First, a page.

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Joey got an immediate return on his investment with Scribe by landing a six-figure publishing deal with Portfolio.

His book, Never Lose a Customer Again, launched in April 2018.

It hit #2 on the Wall Street Journal bestseller list in the first week.

Prior to having a book, the only way Joey got invited to speak was if someone attended one of his talks, or if they got a referral from a friend who did. With the book, that all changed.

Joey’s inbox began to fill up with invitations from people who’d never heard him speak. Thanks to the book, he saw a 4x increase in the number of speaking requests he got each month.

One of his favorite opportunities came when the CEO of a billion-dollar European company wanted Joey to keynote the company’s annual meeting—in just three weeks.

“It was the type of call where they’re like, ‘We’re booking you. Tell me how much it’s going to cost.’ I can’t envision getting that opportunity without a book.”

New gigs like this one have translated to a 2x increase in Joey’s speaking revenue (which was already pretty substantial prior to the book).

Not only has the book helped grow Joey’s business, it’s elevated his profile as a thought leader and helped him connect in a new way with his fellow business authors.

Joey’s also had business leaders reach out that he never expected to hear from.

“I put a story in the book about the exceptional experience I had at Build-A-Bear. I was blown away when the company’s founder, Maxine Clark, reached out to me!”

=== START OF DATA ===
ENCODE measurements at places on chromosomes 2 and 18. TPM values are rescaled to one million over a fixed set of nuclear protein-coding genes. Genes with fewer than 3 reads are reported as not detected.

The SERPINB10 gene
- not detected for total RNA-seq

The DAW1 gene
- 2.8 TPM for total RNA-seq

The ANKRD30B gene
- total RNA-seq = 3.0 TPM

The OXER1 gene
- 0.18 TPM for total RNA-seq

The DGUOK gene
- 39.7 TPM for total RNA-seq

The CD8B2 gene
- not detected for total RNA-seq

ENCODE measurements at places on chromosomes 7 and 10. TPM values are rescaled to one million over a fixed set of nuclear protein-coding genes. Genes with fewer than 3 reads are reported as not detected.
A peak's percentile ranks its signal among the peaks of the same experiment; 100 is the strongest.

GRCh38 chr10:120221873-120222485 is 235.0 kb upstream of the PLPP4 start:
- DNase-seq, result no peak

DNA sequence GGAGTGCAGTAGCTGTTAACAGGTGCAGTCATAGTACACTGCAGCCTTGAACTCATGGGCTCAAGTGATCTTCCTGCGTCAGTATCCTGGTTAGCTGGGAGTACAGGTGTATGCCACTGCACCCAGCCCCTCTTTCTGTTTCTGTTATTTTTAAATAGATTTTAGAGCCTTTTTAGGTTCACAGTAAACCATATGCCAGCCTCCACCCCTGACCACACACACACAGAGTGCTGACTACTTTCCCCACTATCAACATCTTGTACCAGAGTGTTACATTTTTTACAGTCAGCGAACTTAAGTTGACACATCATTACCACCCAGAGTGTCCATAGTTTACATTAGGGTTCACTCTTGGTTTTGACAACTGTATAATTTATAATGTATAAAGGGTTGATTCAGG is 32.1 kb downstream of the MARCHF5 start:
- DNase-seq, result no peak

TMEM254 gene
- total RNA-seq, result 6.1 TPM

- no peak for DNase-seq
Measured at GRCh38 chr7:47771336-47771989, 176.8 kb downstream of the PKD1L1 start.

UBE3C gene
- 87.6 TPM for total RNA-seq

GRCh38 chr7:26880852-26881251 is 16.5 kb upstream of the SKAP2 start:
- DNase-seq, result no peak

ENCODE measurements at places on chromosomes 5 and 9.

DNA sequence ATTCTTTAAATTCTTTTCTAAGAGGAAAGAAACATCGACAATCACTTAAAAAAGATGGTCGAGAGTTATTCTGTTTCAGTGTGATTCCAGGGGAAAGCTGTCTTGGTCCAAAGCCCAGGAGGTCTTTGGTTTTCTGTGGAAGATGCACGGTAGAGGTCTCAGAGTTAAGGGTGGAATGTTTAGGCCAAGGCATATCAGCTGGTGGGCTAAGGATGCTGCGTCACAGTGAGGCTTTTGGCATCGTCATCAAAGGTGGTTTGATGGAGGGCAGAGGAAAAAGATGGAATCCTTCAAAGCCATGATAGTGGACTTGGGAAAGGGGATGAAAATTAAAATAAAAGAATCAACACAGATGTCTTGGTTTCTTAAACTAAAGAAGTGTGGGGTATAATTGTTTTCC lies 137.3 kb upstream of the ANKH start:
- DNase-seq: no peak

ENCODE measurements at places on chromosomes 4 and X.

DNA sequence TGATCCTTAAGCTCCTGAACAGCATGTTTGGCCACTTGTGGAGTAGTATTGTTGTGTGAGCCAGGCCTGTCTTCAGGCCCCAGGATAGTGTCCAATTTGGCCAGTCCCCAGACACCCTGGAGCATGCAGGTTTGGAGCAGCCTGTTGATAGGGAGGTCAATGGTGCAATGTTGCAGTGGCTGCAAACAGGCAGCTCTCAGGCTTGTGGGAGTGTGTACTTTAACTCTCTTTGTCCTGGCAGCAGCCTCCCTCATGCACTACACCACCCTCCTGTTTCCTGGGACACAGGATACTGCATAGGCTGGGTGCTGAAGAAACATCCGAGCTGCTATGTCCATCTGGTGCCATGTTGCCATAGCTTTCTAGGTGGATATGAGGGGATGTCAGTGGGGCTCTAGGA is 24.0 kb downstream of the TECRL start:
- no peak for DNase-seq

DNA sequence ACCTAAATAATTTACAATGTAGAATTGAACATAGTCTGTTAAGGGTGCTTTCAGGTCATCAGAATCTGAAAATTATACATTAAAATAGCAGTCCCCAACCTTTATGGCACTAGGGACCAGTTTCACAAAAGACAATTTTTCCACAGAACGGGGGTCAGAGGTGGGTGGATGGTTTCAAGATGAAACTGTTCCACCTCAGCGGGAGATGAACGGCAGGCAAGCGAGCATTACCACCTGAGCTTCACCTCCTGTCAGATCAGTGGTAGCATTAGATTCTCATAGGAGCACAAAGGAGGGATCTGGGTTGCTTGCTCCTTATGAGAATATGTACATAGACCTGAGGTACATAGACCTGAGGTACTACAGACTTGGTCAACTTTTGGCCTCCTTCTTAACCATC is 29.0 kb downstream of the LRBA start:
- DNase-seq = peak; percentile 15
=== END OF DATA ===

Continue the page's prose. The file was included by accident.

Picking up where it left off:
Joey’s book has reinvigorated weary business owners.

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Because Joey included a digital companion in his book where readers can opt-in to receive communication as they go, Joey is treated to a constant stream of reader feedback.

One of his favorite pieces of feedback came from a twenty-year business owner who’d grown so jaded about customer service that it annoyed him to interact with customers.

“He said my book had given him a new lease on life. It got him excited to come to work and serve his customers again. I wanted my book to help businesses create better experiences for their customers. The fact that it’s improved the experience that the employee serving the customer is having—that’s icing on the cake.”

Joey’s experience writing his book has also shown his peers that they, too, can write their book. Even if they’re running a business, raising a family, and giving speeches all over the world, they now see it’s possible to find the time to create something that can leave a legacy.

After seeing the value his book has brought to people’s lives and businesses, Joey is hoping to make an even bigger impact by writing a second book… and maybe a few more after that.

Here are just a few examples of what people are saying about Joey’s book: